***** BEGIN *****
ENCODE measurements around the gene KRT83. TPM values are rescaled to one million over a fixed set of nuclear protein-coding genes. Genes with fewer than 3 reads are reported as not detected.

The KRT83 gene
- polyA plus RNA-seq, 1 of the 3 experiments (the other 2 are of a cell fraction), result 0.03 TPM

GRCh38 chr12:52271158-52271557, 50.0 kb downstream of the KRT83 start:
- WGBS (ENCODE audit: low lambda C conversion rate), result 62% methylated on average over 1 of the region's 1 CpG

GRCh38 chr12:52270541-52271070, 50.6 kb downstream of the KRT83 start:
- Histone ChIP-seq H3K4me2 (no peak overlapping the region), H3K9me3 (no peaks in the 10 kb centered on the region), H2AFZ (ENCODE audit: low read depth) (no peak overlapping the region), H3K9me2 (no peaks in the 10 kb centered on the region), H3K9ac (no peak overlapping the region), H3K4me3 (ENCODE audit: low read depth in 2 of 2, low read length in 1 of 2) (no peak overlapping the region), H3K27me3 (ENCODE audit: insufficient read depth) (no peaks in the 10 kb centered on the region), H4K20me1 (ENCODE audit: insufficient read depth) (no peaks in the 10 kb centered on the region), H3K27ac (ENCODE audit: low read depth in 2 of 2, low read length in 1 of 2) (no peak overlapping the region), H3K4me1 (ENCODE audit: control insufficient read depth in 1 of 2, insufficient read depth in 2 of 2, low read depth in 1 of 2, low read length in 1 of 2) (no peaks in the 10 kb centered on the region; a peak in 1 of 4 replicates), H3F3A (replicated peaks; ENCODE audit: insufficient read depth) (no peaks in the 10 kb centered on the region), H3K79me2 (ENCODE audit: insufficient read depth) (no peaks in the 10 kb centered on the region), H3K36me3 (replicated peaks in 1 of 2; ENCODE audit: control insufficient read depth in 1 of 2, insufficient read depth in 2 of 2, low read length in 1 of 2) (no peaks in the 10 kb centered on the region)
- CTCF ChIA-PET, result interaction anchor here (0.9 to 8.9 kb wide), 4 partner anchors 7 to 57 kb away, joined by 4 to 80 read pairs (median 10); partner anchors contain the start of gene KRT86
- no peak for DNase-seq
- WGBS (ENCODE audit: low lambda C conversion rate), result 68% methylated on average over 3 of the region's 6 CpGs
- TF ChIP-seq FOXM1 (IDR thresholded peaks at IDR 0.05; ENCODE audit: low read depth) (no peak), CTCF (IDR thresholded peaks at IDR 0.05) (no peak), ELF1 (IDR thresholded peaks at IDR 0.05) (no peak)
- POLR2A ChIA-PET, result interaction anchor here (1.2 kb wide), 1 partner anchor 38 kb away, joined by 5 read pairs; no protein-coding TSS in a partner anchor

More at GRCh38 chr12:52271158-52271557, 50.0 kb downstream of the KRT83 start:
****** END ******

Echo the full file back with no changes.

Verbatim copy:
ENCODE measurements around the gene KRT83. TPM values are rescaled to one million over a fixed set of nuclear protein-coding genes. Genes with fewer than 3 reads are reported as not detected.

The KRT83 gene
- polyA plus RNA-seq, 1 of the 3 experiments (the other 2 are of a cell fraction), result 0.03 TPM

GRCh38 chr12:52271158-52271557, 50.0 kb downstream of the KRT83 start:
- WGBS (ENCODE audit: low lambda C conversion rate), result 62% methylated on average over 1 of the region's 1 CpG

GRCh38 chr12:52270541-52271070, 50.6 kb downstream of the KRT83 start:
- Histone ChIP-seq H3K4me2 (no peak overlapping the region), H3K9me3 (no peaks in the 10 kb centered on the region), H2AFZ (ENCODE audit: low read depth) (no peak overlapping the region), H3K9me2 (no peaks in the 10 kb centered on the region), H3K9ac (no peak overlapping the region), H3K4me3 (ENCODE audit: low read depth in 2 of 2, low read length in 1 of 2) (no peak overlapping the region), H3K27me3 (ENCODE audit: insufficient read depth) (no peaks in the 10 kb centered on the region), H4K20me1 (ENCODE audit: insufficient read depth) (no peaks in the 10 kb centered on the region), H3K27ac (ENCODE audit: low read depth in 2 of 2, low read length in 1 of 2) (no peak overlapping the region), H3K4me1 (ENCODE audit: control insufficient read depth in 1 of 2, insufficient read depth in 2 of 2, low read depth in 1 of 2, low read length in 1 of 2) (no peaks in the 10 kb centered on the region; a peak in 1 of 4 replicates), H3F3A (replicated peaks; ENCODE audit: insufficient read depth) (no peaks in the 10 kb centered on the region), H3K79me2 (ENCODE audit: insufficient read depth) (no peaks in the 10 kb centered on the region), H3K36me3 (replicated peaks in 1 of 2; ENCODE audit: control insufficient read depth in 1 of 2, insufficient read depth in 2 of 2, low read length in 1 of 2) (no peaks in the 10 kb centered on the region)
- CTCF ChIA-PET, result interaction anchor here (0.9 to 8.9 kb wide), 4 partner anchors 7 to 57 kb away, joined by 4 to 80 read pairs (median 10); partner anchors contain the start of gene KRT86
- no peak for DNase-seq
- WGBS (ENCODE audit: low lambda C conversion rate), result 68% methylated on average over 3 of the region's 6 CpGs
- TF ChIP-seq FOXM1 (IDR thresholded peaks at IDR 0.05; ENCODE audit: low read depth) (no peak), CTCF (IDR thresholded peaks at IDR 0.05) (no peak), ELF1 (IDR thresholded peaks at IDR 0.05) (no peak)
- POLR2A ChIA-PET, result interaction anchor here (1.2 kb wide), 1 partner anchor 38 kb away, joined by 5 read pairs; no protein-coding TSS in a partner anchor

More at GRCh38 chr12:52271158-52271557, 50.0 kb downstream of the KRT83 start: